“The health, safety, and welfare of our citizens is paramount as we all work together to contain this pandemic,” Whisnant related. “We encourage our citizens to practice good hygiene and use common sense to help us contain this virus. The more we can all stay at home and have less interaction with others, the better off we will be and the less this highly-contagious virus will spread in Alexander County and beyond. We appreciate everyone’s cooperation.”

Following the emergency meeting, Alexander County Government has implemented a mitigation strategy to slow the spread of COVID-19 (coronavirus), including the closing of certain facilities, reduced staffing, canceling meetings and events, and other measures.

Closings and other mitigation measures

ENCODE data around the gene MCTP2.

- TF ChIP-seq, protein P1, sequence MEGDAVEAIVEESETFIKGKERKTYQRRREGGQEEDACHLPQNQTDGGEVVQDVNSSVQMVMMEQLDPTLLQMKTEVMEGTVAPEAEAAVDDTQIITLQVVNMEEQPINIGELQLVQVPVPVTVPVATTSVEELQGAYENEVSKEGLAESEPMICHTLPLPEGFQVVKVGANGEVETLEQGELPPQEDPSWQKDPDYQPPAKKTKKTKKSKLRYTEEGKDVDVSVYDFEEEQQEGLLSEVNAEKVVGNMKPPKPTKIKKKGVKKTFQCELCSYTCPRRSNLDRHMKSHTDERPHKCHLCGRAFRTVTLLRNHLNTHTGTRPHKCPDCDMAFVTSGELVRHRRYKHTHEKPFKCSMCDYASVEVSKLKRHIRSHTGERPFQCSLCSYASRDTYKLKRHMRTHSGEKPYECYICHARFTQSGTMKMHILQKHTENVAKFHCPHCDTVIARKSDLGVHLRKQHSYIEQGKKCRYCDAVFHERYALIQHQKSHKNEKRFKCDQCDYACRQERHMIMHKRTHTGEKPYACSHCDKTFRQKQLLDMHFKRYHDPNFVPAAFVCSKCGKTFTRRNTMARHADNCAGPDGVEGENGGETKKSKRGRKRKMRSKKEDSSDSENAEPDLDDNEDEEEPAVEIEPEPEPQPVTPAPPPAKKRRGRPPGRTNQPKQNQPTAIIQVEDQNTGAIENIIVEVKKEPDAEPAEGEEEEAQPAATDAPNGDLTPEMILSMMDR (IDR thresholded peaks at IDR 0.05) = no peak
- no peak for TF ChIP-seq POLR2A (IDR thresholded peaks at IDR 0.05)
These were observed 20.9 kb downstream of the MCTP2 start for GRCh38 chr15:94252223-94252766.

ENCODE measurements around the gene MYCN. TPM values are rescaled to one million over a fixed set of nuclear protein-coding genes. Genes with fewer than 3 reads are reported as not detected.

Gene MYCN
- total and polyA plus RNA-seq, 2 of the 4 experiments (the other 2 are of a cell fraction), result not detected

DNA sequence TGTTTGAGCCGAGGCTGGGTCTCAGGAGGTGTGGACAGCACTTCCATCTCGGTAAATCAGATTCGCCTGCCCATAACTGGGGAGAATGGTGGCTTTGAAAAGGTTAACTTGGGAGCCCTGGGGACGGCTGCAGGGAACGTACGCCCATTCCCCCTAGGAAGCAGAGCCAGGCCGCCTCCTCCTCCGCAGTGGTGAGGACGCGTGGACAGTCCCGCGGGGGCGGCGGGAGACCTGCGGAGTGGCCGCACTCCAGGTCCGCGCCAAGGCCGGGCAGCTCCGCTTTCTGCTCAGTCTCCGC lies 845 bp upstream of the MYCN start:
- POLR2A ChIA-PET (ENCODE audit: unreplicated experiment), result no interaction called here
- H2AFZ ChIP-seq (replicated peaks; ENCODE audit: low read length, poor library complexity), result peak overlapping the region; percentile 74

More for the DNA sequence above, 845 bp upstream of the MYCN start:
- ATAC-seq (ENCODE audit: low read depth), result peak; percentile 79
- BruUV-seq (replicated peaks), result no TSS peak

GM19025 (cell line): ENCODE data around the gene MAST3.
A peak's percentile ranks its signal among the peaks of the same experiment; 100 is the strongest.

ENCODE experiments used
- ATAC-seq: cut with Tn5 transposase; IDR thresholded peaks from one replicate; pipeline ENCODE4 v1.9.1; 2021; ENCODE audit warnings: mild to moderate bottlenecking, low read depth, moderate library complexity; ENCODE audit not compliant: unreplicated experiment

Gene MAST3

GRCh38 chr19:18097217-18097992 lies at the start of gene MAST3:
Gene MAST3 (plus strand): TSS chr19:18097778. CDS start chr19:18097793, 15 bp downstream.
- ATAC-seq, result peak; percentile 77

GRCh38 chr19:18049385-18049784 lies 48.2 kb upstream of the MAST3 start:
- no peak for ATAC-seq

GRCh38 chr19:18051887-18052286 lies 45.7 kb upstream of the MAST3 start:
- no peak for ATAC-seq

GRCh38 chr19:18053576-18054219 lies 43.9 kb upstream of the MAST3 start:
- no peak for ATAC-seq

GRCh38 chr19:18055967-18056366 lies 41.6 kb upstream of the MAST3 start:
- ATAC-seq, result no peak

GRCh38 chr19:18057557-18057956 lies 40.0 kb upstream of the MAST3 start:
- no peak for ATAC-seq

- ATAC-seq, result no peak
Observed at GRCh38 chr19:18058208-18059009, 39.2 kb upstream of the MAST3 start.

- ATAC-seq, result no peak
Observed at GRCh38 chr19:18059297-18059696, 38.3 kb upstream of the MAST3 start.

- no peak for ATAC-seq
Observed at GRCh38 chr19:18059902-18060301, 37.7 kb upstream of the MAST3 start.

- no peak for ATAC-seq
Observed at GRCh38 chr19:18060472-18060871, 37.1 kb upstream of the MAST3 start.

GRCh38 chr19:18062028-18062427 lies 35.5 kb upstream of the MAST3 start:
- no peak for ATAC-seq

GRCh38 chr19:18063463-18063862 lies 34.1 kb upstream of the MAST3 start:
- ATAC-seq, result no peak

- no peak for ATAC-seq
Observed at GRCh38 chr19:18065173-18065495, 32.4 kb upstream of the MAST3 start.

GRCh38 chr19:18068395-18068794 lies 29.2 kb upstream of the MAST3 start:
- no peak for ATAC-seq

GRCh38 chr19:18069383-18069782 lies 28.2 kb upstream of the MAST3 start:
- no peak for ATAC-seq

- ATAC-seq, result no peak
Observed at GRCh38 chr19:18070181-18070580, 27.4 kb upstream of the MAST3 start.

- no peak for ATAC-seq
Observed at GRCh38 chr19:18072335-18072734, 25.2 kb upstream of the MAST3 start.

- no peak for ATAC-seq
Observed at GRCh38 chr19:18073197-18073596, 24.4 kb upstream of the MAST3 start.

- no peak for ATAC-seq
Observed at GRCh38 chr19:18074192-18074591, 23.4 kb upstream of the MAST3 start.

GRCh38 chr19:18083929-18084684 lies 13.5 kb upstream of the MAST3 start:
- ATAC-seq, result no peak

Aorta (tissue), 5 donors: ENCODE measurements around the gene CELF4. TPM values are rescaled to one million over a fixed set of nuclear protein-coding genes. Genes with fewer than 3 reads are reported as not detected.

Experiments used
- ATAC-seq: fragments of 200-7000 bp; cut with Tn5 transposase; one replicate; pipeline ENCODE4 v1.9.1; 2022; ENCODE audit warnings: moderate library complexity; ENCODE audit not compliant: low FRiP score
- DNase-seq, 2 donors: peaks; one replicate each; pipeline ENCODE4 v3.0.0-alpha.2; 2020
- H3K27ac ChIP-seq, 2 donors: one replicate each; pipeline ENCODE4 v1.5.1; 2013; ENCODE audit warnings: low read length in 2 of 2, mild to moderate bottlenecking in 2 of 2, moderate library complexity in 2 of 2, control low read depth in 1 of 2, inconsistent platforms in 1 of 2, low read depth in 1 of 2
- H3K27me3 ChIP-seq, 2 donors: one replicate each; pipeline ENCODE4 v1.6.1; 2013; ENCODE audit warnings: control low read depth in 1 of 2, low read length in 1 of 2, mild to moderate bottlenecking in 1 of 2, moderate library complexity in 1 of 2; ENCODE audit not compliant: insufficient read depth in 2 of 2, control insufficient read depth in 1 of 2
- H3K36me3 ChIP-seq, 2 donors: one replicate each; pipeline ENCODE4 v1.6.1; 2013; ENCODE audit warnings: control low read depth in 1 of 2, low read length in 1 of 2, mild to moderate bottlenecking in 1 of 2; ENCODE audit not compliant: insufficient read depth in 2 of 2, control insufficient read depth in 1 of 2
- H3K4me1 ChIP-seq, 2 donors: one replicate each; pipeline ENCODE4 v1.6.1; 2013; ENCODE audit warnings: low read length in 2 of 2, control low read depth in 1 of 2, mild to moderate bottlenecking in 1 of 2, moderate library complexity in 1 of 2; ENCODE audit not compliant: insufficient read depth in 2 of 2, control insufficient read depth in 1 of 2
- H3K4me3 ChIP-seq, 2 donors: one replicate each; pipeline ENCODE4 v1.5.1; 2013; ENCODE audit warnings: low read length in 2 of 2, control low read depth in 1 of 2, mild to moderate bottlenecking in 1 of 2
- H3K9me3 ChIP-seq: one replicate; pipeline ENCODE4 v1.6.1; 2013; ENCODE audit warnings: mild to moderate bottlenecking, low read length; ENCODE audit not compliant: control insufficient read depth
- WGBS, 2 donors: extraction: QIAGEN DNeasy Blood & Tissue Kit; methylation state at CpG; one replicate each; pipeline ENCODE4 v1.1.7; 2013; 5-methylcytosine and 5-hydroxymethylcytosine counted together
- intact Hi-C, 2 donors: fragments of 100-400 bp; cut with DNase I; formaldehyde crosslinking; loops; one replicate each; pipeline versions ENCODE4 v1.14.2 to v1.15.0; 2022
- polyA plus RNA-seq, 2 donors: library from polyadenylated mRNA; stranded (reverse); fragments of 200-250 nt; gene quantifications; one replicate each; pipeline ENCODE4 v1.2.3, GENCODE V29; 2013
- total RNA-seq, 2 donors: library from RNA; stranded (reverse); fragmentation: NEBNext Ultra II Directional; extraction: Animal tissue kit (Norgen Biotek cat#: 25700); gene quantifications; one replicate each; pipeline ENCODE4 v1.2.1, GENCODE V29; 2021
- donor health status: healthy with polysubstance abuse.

Effective Wednesday, March 18, the following changes will occur at these Alexander County facilities to help prevent the spread of the coronavirus:

• All Alexander County parks, including Rocky Face Park, will be closed to the public.
• The Alexander County Senior Center will be closed to the public.
• Alexander County DSS Congregate Meal sites will be closed; however, meals will still be delivered.
• The Alexander County Library will be closed for customers; however, all three branches will be staffed to provide curbside book/movie delivery and utilization of the book drop at the back door. Due dates have been extended through April 1.
• The Alexander County Services Center will be closed to the public; however, tax payments can be made using the drive-thru and other departments can be contacted by phone for assistance.
• The Alexander County License Plate Agency will be limited to 10 clients at a time, per NCDOT restrictions.
• The Alexander County Cooperative Extension Center will have two people in the office each day on a rotating schedule, per guidance from the state. The center will continue farm and one-on-one visits while maintaining the recommended six-foot social distance at all times.